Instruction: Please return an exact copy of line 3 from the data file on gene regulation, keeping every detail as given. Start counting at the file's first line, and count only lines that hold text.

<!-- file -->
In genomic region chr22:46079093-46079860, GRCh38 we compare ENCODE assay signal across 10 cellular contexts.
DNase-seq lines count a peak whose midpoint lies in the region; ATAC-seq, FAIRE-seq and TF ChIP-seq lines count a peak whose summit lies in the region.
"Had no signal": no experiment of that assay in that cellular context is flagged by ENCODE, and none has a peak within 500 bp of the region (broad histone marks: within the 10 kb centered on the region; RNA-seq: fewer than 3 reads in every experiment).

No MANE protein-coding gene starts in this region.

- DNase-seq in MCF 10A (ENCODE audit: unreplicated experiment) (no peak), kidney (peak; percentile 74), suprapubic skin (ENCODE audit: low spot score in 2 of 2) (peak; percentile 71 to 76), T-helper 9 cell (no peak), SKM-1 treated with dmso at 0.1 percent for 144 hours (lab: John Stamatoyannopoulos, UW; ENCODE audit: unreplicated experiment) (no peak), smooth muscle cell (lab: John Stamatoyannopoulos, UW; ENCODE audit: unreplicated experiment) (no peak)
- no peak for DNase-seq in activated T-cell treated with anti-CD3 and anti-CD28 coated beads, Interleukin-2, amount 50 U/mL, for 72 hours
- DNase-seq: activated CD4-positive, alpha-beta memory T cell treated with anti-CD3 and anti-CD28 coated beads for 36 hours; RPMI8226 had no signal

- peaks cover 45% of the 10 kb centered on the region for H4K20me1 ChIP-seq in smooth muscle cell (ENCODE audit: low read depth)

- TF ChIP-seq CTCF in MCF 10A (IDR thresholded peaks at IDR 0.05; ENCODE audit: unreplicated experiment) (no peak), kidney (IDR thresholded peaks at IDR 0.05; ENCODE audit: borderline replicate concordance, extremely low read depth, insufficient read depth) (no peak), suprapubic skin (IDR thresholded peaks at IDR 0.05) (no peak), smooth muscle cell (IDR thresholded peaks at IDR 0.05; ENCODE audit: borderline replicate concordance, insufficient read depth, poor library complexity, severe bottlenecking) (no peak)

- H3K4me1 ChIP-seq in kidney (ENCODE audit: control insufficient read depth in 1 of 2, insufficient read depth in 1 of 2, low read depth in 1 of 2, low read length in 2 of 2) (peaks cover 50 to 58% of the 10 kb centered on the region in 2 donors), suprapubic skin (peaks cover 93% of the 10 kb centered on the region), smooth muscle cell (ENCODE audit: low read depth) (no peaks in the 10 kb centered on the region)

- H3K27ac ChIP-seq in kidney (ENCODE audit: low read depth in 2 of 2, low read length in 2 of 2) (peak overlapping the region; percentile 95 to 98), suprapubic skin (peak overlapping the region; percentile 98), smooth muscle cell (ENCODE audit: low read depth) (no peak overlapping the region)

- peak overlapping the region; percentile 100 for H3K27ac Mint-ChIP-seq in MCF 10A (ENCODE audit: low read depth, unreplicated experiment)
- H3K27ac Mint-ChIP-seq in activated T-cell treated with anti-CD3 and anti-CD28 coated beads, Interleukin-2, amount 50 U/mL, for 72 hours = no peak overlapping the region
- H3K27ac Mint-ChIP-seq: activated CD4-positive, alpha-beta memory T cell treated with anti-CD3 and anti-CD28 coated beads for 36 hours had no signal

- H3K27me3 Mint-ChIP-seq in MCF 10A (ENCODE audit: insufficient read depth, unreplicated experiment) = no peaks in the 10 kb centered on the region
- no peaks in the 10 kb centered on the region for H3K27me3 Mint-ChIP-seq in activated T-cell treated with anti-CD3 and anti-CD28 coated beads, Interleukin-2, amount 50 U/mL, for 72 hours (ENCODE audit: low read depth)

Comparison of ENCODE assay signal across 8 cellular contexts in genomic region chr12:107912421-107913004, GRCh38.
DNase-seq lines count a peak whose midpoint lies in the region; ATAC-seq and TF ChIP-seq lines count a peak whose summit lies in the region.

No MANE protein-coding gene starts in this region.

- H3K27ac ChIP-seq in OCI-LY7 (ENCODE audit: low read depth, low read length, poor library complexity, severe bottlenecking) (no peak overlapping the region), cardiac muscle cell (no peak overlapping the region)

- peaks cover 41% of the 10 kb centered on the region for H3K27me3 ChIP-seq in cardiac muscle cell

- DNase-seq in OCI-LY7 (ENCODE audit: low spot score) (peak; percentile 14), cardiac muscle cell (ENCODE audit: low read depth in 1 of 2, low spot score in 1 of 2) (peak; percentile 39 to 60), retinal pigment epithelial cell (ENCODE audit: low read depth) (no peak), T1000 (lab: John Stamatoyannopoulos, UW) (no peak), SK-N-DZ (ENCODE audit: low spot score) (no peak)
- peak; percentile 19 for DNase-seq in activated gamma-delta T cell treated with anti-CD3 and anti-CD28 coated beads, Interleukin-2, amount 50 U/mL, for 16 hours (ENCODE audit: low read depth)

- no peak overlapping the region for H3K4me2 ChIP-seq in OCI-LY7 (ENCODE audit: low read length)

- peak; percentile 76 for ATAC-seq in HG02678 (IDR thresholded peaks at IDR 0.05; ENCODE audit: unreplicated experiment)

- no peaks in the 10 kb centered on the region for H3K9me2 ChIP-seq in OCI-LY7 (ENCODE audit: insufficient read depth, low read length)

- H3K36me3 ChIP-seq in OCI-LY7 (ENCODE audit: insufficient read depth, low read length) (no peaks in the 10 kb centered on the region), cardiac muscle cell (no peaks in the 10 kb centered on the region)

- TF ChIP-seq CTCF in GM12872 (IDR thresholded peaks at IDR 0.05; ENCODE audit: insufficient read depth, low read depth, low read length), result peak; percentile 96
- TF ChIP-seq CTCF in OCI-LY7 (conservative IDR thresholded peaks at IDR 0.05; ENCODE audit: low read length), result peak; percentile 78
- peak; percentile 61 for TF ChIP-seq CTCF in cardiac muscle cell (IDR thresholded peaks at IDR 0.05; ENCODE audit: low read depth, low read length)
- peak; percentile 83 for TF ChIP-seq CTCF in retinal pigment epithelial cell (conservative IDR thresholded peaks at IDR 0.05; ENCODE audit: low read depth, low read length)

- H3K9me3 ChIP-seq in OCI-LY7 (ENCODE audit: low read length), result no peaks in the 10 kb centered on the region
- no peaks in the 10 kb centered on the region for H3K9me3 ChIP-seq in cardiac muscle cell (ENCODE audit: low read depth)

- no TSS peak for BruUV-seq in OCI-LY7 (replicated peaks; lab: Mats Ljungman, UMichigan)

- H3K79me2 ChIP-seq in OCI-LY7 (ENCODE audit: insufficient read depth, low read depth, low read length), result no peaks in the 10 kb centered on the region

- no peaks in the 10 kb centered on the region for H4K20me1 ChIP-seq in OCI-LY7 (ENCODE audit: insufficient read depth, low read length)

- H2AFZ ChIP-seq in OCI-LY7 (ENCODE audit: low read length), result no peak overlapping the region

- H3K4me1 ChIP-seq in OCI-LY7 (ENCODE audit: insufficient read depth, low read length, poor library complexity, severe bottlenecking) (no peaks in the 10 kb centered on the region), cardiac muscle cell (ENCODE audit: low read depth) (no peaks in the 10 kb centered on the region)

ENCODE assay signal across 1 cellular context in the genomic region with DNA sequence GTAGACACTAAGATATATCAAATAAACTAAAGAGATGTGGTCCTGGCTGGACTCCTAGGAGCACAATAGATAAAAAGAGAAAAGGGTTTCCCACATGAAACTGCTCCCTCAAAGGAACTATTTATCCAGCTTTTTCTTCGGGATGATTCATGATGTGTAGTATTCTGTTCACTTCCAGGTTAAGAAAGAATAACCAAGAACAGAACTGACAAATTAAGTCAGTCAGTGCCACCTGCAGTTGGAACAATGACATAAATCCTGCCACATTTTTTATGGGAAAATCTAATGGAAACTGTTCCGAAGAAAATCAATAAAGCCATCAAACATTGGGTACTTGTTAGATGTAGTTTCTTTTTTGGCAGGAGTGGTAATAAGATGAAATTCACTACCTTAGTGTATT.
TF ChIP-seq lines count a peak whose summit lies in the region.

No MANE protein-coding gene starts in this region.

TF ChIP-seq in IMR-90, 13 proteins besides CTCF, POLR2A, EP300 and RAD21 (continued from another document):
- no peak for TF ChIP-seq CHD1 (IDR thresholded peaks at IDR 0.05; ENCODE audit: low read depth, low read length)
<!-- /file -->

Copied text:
"Had no signal": no experiment of that assay in that cellular context is flagged by ENCODE, and none has a peak within 500 bp of the region (broad histone marks: within the 10 kb centered on the region; RNA-seq: fewer than 3 reads in every experiment).